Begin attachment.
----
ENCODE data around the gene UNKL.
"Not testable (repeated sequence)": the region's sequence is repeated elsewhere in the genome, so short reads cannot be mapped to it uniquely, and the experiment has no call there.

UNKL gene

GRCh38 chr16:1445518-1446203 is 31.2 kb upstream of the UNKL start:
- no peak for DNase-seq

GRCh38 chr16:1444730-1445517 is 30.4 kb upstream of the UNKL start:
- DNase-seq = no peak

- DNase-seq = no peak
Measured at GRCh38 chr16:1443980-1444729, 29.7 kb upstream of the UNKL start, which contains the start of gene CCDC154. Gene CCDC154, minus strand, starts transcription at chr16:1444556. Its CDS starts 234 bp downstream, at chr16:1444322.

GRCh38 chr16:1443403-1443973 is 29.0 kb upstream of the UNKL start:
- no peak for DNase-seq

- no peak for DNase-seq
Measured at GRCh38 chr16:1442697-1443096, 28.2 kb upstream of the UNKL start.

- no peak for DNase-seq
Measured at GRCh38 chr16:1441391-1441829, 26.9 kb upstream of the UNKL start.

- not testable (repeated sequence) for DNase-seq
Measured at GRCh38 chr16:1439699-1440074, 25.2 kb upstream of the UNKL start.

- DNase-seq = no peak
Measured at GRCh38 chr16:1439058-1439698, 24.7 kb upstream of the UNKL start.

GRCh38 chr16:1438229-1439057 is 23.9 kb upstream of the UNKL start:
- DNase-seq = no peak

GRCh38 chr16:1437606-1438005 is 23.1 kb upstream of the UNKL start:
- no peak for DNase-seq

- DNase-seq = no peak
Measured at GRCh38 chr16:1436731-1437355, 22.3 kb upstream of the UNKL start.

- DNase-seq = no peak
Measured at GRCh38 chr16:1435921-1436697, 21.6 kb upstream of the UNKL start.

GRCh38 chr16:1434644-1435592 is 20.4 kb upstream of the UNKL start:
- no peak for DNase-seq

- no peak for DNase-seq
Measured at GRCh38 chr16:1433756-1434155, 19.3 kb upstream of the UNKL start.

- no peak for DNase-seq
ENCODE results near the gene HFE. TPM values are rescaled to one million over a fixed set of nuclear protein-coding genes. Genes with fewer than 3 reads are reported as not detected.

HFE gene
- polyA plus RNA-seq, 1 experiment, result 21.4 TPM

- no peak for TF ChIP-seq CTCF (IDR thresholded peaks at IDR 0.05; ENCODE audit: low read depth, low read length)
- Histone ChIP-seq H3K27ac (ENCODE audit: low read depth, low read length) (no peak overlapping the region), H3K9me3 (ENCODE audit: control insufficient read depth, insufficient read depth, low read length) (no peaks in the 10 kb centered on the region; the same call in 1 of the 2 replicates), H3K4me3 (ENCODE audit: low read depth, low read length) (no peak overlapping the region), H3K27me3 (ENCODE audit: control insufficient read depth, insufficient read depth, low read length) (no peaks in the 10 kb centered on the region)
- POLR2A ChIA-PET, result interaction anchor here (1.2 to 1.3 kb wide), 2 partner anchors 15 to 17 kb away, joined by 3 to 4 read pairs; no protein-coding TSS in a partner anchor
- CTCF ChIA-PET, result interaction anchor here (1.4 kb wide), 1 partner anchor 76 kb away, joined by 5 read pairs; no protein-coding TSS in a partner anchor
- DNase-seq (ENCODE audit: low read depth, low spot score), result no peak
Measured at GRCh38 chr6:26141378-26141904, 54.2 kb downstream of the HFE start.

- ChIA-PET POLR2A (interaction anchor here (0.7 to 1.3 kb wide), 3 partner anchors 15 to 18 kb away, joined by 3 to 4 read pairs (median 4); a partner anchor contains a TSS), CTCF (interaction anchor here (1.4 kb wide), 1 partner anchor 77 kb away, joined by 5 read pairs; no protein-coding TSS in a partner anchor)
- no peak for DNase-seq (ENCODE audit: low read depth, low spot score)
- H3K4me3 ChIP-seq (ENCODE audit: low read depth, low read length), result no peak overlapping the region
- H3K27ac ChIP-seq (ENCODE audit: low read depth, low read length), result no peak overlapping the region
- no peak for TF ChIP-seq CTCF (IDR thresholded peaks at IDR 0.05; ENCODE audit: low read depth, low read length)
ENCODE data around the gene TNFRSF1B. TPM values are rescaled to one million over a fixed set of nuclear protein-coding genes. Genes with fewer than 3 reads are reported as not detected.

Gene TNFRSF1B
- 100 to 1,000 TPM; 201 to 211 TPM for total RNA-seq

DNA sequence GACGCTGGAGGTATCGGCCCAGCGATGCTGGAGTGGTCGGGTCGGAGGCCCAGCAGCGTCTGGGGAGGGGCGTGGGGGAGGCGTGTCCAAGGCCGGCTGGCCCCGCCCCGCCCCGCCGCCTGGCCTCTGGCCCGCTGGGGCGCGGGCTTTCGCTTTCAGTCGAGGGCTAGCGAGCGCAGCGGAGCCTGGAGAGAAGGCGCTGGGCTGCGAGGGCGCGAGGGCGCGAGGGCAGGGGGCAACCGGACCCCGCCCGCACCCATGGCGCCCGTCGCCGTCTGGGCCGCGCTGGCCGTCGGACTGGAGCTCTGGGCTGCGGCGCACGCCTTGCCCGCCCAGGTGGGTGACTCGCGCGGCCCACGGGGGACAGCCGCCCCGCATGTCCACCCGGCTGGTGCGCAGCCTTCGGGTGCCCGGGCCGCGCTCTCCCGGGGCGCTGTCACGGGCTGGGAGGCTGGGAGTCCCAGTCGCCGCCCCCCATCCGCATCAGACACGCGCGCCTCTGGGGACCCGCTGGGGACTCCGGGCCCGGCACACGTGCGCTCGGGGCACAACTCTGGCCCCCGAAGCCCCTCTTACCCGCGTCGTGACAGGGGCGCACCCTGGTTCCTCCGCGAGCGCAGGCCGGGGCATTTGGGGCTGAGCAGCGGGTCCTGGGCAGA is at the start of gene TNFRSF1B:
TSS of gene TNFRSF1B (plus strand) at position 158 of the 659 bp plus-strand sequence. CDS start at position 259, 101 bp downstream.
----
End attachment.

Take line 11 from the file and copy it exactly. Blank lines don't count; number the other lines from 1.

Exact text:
- no peak for DNase-seq